Female individual M21-08 died at age 25, without having had any children or having undergone menopause. Nevertheless, the cementum presents a distinct line inferred to correspond to 17.6 years of age. Her file reports that she moved away from her original rural environment to an urban one at the age of 18, determining a change in lifestyle and diet. Female individual PCF1 gave birth at the age of 36 and underwent menopause at the age of 38. We were not able to distinguish the two events as separate, but rather a single area of histomorphological change corresponding to the age of 39.7 years was detected. This individual also lactated for over a year, and never resumed regular menstrual cycling. In addition to the cementum marker at approximately 20 years, male individuals M02-02, M06-02, M09-02, M10-06 and M13-02 all present an additional marked area. While we know that all five of these individuals contracted severe systemic illnesses, we do not have information on the ages at which they occurred.

Consistency across several teeth

For 9 of the 15 individuals we assessed the consistency of the detected signal across different teeth (Supplementary Table 2; Fig. 3). Some events were not detectable in all teeth: those occurring very early in life (either medical or physiological ones) were not present in the third molars, which are the last teeth to form. We performed an ANOVA to test whether the estimated age varied significantly between teeth (Supplementary Table 2). For seven out of nine individuals the differences in the estimates were statistically significant (p > 0.05) between teeth (Supplementary Table 2). This significant difference however, does not necessarily imply that the overall range estimated across the different teeth (average range = 2.5 years) does not provide meaningful information (Table 1). For the purposes of paleoanthropological (or even archeological and paleodemographic) questions even the widest range of our estimates (5.25 years) provides results that can enable us to tackle novel questions such as presence of a PRLS. We tested whether there was a correlation between a high precision of the measurements (a low SD) and a significant difference between the means of the different teeth, which could have been expected, but this was not the case. Furthermore, for each tooth type present we calculated the average error (Supplementary Table 3), defined as the absolute value of the difference between inferred age and known age at event occurrence. The results show that the single maxillary canine of our sample stands out as the tooth giving results with the highest error (5.5 years). Given that the sample size for this tooth type is one, we would not venture in making hypotheses regarding any correlation between tooth type and amount of error. The average error over all other teeth types is 1.44 years. We therefore suggest using several teeth from a given individual and averaging the results.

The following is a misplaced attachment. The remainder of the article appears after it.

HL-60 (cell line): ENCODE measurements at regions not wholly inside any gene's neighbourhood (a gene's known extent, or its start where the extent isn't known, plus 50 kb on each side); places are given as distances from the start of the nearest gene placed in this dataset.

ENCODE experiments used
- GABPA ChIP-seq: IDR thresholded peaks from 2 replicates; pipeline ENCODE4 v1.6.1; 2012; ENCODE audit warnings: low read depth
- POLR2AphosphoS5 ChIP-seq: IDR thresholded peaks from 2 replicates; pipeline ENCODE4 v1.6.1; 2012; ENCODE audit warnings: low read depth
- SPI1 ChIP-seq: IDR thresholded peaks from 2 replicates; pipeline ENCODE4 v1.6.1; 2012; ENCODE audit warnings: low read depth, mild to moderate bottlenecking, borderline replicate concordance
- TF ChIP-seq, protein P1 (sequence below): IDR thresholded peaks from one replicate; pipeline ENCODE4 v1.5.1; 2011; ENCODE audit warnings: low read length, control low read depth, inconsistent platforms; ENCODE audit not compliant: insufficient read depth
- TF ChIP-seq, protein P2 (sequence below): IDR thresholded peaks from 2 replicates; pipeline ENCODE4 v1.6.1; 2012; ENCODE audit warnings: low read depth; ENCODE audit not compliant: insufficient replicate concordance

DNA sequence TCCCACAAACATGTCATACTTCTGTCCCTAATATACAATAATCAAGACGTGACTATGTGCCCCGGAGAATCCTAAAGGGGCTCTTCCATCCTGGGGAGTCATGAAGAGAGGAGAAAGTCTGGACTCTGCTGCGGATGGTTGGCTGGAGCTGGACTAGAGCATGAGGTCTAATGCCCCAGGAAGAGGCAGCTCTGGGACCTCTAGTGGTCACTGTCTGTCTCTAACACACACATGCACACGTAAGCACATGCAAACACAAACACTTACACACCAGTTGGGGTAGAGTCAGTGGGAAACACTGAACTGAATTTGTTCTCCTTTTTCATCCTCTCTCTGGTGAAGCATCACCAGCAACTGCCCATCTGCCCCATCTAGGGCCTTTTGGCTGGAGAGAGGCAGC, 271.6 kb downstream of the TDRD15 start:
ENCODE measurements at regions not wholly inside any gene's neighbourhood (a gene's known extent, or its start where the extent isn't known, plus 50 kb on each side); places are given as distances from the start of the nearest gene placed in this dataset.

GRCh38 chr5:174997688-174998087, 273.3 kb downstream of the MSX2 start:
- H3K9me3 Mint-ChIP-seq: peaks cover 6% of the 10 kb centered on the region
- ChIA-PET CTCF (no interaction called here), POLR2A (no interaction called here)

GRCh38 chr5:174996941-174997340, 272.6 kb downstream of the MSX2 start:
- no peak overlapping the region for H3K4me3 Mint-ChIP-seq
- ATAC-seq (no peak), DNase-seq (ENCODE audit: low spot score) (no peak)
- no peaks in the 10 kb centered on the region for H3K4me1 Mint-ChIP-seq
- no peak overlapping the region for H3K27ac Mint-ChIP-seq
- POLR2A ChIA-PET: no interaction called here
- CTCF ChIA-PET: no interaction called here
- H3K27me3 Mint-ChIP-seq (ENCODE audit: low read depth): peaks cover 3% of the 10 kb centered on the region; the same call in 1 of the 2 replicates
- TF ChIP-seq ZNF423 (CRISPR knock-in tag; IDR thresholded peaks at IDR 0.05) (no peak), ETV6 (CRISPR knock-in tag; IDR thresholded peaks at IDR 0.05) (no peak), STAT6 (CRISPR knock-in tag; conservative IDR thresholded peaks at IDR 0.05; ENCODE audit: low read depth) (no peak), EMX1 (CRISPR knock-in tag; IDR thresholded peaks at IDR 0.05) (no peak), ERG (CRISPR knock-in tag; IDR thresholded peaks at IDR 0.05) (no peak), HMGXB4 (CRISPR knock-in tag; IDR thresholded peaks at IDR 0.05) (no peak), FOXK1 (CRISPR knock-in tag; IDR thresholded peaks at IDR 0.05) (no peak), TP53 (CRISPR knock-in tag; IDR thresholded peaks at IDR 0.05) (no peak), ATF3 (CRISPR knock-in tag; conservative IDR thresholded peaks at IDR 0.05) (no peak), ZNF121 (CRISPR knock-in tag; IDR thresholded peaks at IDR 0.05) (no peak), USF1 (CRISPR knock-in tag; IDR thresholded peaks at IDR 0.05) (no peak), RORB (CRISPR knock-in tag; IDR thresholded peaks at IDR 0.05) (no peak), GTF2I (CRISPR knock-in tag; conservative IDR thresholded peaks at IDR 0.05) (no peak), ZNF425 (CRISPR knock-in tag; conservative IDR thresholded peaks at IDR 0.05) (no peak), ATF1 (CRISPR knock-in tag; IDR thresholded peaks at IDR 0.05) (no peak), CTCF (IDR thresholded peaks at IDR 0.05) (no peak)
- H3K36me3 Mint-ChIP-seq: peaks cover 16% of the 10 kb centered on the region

Figure 3
figure 3

Boxplots showing the estimated ages at event occurrence for two individuals (M15-02 and M38-09). The boxes show the interquartile range (IQR); the line shows the median of the data; the whiskers add 1.5 times the IQR from the 75th percentile and subtract 1.5 times the IQR from the 25th percentile; the dots represent outliers. The transverse dotted black lines indicate the known age at event occurrence (two parturitions for M15-02; relocation and incarceration for M38-09).

Table 1 Range of estimated values across several teeth of the same individual.